Shining Moment: After a slow start in the first half against Stephen F. Austin, Evans took over late. Texas Tech's star had eight points in the final five minutes, two of which stood out in a big way. Up by four with the shot clock winding down, Evans split two defenders on the perimeter and acrobatically finished at the rim in between two others. The Lumberjacks did not score again after that deflating possession.

    What's Next: The senior will be hoping to hear his name called at the NBA draft in a few months, but not before undergoing surgery to repair a broken toe. He originally suffered the injury in a mid-February game against Baylor, which makes his numbers in March only that much more impressive. In particular, it's ridiculous that he continued to seek out enough contact to average 9.1 free-throw attempts in his final seven games.

First Team: Charles Matthews, Michigan

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    Charles Matthews
    Charles MatthewsJae Hong/Associated Press

    Tournament Average: 16.5 PPG, 7.3 RPG, 1.3 APG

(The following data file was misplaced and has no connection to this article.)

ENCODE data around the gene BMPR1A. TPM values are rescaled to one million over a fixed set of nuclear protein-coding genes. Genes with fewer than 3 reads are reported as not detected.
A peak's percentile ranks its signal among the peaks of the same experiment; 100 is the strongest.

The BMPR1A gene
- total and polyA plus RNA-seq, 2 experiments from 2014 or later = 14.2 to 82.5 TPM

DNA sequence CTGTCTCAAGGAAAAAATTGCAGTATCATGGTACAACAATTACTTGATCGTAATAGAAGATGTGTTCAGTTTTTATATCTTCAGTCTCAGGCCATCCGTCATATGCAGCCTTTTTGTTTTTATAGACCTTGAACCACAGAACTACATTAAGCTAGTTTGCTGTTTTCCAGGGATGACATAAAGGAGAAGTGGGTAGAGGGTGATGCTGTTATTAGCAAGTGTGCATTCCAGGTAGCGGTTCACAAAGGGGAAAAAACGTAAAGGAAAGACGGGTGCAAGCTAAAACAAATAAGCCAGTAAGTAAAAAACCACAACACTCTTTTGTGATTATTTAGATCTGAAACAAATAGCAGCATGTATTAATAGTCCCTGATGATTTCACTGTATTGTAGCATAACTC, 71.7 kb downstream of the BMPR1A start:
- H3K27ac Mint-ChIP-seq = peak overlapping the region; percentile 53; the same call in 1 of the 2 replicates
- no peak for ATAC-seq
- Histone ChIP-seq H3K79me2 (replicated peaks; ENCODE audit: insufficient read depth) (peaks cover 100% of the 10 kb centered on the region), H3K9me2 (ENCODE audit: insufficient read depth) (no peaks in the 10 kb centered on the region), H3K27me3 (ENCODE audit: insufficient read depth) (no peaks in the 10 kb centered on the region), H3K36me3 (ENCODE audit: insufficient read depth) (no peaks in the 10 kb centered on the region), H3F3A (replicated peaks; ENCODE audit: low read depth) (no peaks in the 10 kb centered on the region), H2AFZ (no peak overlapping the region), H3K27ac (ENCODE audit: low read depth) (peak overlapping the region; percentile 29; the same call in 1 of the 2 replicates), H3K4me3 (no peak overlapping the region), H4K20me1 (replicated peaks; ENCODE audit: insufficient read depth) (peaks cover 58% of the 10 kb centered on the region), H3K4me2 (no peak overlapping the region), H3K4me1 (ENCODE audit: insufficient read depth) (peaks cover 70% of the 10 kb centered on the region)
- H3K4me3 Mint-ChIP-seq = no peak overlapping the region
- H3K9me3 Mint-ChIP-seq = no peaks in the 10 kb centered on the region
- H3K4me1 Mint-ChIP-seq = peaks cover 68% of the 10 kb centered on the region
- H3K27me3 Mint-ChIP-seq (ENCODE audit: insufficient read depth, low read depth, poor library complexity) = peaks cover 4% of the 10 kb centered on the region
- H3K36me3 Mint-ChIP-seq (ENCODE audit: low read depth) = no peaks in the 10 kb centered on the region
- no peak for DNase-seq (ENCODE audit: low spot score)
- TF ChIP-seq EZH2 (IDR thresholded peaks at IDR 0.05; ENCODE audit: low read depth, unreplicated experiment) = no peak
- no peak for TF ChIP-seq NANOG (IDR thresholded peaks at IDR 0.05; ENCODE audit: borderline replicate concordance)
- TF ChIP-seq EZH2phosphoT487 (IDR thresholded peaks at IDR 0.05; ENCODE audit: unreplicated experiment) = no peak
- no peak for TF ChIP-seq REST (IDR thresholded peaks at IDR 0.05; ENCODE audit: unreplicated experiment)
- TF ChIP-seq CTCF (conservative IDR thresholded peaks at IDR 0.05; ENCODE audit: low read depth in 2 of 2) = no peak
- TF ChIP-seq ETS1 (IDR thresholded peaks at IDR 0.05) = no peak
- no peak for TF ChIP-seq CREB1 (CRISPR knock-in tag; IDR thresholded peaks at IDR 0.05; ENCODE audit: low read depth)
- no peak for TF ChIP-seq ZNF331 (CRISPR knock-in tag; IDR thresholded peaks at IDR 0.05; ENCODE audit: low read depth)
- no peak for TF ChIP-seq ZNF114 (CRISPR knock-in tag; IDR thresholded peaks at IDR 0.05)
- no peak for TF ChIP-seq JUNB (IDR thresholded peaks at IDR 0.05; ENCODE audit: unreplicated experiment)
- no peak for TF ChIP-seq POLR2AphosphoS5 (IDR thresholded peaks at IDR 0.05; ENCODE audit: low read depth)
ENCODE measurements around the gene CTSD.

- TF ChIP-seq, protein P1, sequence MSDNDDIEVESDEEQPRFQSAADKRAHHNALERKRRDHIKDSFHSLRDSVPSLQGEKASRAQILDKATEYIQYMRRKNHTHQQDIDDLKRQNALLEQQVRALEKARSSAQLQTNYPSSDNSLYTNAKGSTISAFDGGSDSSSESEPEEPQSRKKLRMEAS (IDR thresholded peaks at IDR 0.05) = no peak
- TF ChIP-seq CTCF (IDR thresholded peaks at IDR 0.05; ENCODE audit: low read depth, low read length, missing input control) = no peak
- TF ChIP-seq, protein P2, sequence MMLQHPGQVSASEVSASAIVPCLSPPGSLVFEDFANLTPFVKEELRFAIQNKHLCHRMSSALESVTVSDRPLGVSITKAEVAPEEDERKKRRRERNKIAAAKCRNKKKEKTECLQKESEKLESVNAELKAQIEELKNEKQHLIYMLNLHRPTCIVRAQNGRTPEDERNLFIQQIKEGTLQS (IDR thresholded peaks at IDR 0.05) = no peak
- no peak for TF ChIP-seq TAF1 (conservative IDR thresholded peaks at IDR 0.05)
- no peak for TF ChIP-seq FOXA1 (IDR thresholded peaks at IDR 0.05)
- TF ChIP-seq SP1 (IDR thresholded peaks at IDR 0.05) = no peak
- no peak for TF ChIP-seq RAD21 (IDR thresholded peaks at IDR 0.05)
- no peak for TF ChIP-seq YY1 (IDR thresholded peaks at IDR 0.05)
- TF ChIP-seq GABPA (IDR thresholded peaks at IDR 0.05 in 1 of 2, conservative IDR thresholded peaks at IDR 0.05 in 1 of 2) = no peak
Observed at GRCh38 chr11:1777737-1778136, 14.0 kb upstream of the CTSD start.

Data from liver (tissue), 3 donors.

By the Numbers: Charles Matthews has resurfaced as an interior scoring weapon. He shot just 7-of-17 (41.2 percent) from inside the arc in Michigan's four Big Ten tournament games, but he is 23-of-35 (65.7 percent) through four NCAA tournament games. Both in the first round against Montana (20 points) and the Elite Eight against Florida State (17 points), Matthews was just about the only Wolverine to show up on offense.

    Shining Moment: Early in the second half against Houston, Matthews made the defense look silly. He drove from one elbow to the opposite low block and stopped on a dime while two defenders attempted to block what they assumed would be a layup attempt. Instead, he coolly spun and drained a fadeaway jumper.